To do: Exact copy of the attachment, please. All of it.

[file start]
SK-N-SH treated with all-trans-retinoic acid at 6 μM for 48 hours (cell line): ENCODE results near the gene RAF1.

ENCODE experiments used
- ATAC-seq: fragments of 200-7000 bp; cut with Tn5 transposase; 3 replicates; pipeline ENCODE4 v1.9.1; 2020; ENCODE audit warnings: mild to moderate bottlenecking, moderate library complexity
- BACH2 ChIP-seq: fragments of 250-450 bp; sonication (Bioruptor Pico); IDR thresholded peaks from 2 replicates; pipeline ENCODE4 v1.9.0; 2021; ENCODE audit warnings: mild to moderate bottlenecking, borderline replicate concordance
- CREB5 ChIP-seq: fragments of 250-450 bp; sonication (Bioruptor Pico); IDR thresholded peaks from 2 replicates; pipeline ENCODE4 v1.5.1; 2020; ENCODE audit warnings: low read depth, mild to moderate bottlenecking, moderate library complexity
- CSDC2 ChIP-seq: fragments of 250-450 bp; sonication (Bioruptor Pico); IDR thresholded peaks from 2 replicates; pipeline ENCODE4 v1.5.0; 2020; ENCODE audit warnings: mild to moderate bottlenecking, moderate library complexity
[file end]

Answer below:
SK-N-SH treated with all-trans-retinoic acid at 6 μM for 48 hours (cell line): ENCODE results near the gene RAF1.

ENCODE experiments used
- ATAC-seq: fragments of 200-7000 bp; cut with Tn5 transposase; 3 replicates; pipeline ENCODE4 v1.9.1; 2020; ENCODE audit warnings: mild to moderate bottlenecking, moderate library complexity
- BACH2 ChIP-seq: fragments of 250-450 bp; sonication (Bioruptor Pico); IDR thresholded peaks from 2 replicates; pipeline ENCODE4 v1.9.0; 2021; ENCODE audit warnings: mild to moderate bottlenecking, borderline replicate concordance
- CREB5 ChIP-seq: fragments of 250-450 bp; sonication (Bioruptor Pico); IDR thresholded peaks from 2 replicates; pipeline ENCODE4 v1.5.1; 2020; ENCODE audit warnings: low read depth, mild to moderate bottlenecking, moderate library complexity
- CSDC2 ChIP-seq: fragments of 250-450 bp; sonication (Bioruptor Pico); IDR thresholded peaks from 2 replicates; pipeline ENCODE4 v1.5.0; 2020; ENCODE audit warnings: mild to moderate bottlenecking, moderate library complexity